^^still a shitton less than I brought for Cozumel!
After setting a, um, 'few' alarms -- two on my cell phone, the alarm clock in the hotel room, Deb's watch, and a wake up call (all for around 4:30) -- I went to sleep. And actually slept pretty well.
^^ yup, still predawn
I woke up about 5 minutes before the alarm(s) and started getting ready. Deb made fun of me for following the direction to arrive at security at 5am (7am start time) but I wasn't going to be in a security line or a bathroom line when the gun went off. I ate breakfast - bagel, cream cheese, OJ - and brought a banana and Clif bar with me to the start. Deb walked me over to security (took only a few minutes to get through) and then went back to the hotel to eat and relax before heading out to mile 1. I thought it would suck to have almost 90 minutes to kill, but I spent most of those minutes in line for the port o' potties.
Around 6:45, I headed over to my corral, ditched my sweatpants and Fells Point Figgy Pudding Fun Run 2007 tshirt, turned on Garmie the Garmin, and waited, nervously, for the green coral to go. And at 7:10, we were (finally) off.

I saw Deb at mile 1 ... and then, about 100 feet later:

^^ I didn't take this photo, and I saw her a different location, but you get the idea
So I saw "Harrison" and thought, "well that's cool, someone else named Harrison. Then I saw "Bite" and thought, "hmm.. that Harrison bites too." I then saw the photo and THEN saw the person holding it. OHMYGODCOLLEENWHATAREYOUDOINGHERE?!!? So that was a super duper awesome surprise! I saw Colleen and Deb at miles 1, 6, (should have been 18 but we somehow missed each other), 21 (where they sprinted up 5 flights of stairs to catch the train to the finish), and the finish. It means so, so much to me, especially since James and I decided that bringing H to Philly would be a disaster for all of us. So yeah, you guys are Extra Special Awesome.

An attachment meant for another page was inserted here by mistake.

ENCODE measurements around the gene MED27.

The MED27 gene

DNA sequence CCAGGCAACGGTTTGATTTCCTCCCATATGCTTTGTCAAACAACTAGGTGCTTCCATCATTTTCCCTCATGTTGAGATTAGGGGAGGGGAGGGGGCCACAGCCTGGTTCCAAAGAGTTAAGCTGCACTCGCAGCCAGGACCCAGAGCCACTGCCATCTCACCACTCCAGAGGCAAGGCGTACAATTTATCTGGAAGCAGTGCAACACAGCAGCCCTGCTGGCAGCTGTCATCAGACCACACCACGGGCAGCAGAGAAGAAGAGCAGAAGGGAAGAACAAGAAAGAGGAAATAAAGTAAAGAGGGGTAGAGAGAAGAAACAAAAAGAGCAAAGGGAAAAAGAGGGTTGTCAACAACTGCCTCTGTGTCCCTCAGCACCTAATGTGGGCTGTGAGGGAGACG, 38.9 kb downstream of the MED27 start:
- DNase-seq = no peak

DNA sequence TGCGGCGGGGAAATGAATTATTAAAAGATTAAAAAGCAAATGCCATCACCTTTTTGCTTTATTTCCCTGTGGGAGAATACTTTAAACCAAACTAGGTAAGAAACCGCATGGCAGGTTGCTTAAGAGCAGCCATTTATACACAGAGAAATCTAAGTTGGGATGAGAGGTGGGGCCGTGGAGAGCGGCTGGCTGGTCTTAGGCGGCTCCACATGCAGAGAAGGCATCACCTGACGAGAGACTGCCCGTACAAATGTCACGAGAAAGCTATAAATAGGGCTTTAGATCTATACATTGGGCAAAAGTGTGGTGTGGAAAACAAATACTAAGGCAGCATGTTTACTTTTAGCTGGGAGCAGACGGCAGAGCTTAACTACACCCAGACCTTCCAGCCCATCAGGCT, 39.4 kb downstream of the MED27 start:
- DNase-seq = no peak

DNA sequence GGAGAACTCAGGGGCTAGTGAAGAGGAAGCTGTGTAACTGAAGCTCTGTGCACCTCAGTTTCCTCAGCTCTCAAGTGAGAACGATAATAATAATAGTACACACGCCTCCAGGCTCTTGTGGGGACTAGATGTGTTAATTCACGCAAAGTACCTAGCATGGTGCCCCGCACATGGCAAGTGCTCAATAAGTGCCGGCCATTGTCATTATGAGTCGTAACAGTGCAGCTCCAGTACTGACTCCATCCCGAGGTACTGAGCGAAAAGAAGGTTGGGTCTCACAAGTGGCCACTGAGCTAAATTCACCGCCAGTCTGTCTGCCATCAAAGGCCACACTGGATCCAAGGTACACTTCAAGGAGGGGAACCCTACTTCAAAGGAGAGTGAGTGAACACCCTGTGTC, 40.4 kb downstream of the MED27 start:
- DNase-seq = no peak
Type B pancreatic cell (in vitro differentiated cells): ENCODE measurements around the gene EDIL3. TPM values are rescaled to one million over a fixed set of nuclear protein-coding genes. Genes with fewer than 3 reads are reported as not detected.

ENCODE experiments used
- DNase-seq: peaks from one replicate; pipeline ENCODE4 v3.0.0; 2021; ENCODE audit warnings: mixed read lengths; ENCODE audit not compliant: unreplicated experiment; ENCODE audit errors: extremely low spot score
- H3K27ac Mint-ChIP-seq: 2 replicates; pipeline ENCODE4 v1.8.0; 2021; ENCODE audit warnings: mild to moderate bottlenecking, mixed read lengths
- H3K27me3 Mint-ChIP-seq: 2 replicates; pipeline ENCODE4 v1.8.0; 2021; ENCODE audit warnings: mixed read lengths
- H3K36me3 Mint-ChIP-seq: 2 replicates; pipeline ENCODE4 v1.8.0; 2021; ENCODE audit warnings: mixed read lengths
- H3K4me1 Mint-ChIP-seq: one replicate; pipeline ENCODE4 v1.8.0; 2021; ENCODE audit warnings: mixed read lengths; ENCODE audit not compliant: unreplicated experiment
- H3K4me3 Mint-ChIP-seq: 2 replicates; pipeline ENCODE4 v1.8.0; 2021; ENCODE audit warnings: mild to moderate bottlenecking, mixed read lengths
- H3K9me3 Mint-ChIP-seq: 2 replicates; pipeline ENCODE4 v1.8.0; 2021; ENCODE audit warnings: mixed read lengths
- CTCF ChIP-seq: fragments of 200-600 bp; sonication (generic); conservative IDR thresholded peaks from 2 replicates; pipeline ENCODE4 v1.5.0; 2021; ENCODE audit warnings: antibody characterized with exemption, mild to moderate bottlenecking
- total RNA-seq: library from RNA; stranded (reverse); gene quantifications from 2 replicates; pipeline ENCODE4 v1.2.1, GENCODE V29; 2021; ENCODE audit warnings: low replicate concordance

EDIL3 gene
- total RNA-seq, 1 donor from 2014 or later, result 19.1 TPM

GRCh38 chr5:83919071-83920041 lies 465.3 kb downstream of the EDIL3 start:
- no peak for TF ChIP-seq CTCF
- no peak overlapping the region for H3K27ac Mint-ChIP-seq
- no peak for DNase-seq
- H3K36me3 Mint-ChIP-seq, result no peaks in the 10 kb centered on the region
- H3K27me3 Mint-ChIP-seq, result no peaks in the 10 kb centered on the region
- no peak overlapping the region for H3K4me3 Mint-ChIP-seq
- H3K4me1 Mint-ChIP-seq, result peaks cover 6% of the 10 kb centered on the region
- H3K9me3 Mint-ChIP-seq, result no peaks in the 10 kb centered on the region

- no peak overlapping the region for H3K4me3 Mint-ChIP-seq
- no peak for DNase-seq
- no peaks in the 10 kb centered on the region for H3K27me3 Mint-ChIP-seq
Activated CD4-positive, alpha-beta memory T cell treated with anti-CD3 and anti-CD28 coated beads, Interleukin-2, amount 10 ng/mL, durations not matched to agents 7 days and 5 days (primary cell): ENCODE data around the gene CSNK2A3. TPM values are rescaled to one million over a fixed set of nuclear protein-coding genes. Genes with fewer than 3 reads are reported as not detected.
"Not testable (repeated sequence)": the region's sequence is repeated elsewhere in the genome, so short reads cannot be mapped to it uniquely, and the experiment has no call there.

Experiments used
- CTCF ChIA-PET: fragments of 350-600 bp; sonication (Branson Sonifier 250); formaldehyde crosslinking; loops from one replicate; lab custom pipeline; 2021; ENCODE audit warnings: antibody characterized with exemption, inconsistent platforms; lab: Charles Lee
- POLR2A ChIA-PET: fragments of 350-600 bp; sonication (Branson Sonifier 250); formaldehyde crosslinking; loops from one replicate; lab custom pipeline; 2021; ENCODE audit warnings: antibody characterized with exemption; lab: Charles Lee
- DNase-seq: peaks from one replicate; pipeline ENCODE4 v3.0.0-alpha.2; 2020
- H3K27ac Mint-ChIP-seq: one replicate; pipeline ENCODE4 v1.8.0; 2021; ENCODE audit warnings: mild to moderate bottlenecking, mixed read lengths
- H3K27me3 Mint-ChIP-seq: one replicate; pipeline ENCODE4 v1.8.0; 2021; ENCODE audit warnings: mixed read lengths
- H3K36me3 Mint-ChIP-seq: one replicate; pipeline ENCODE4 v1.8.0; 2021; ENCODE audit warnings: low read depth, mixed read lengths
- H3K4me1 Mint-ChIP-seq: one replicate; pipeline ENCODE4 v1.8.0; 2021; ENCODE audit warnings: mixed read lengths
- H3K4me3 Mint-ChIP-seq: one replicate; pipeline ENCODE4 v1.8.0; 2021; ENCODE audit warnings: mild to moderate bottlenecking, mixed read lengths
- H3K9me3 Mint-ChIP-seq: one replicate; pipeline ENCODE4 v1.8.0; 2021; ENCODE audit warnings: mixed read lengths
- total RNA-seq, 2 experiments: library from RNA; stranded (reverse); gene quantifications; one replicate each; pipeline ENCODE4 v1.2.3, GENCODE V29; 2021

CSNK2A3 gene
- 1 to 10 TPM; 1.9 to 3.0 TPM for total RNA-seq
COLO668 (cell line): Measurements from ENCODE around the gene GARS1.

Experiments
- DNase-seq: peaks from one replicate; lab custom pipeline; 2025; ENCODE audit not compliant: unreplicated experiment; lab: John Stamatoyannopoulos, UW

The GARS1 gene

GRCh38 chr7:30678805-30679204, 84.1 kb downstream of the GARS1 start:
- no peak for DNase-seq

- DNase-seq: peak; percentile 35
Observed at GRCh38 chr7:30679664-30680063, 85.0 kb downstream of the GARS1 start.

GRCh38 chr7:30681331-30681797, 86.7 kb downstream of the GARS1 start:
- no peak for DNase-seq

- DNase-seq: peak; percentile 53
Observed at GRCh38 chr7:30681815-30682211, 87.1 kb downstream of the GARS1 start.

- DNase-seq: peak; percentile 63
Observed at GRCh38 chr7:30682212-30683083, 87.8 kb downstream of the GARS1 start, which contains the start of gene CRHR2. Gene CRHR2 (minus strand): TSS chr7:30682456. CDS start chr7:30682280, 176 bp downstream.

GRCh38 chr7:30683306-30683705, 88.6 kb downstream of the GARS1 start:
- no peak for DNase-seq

The race was pretty crowded for the first several miles (really, until the half split off at mile 12.5) but it helped me keep my pace in check. I felt really good for the first half, and remembered this gem: if you start to feel good during a marathon, don't worry --- that feeling will pass.


1    8:56.2  
2     8:45.1
3     8:40.4
4     8:40.3
5     8:37.3
6     8:28.6
7     8:23.3
8     8:33.1
9     8:33.2
10     8:37.7
11     8:37.1
12     8:34.2
13     8:41.4
14     8:34.7
15     8:36.4
16     8:36.3
17     8:42.5
18     8:51.9
19     8:39.7
20     8:49.0
21     8:41.4
22     9:02.5
23    9:01.1
24     8:34.9
25     9:18.2
26     8:38.3
27     2:49.0
I felt good, physically, emotionally, and mentally for the first half. I was on track (maybe a weee bit too fast?) for my predicted/ goal finish. We split off from the half runners (after listening to a few of them share their glee that they didn't have another 13.1 to go) and headed out of town. It was a lot quieter -- very few spectators, less runners... but I was enjoying it. I needed to settle down into a pace and focus on keeping that pace. Miles 13-20 were all within about 15 seconds of each other. At mile 14 I saw the lead man pass mile 25 and briefly wondered if anyone would notice if I just turned around and joined him (he finished in 2:17, a 5:15 pace. yup. wow.).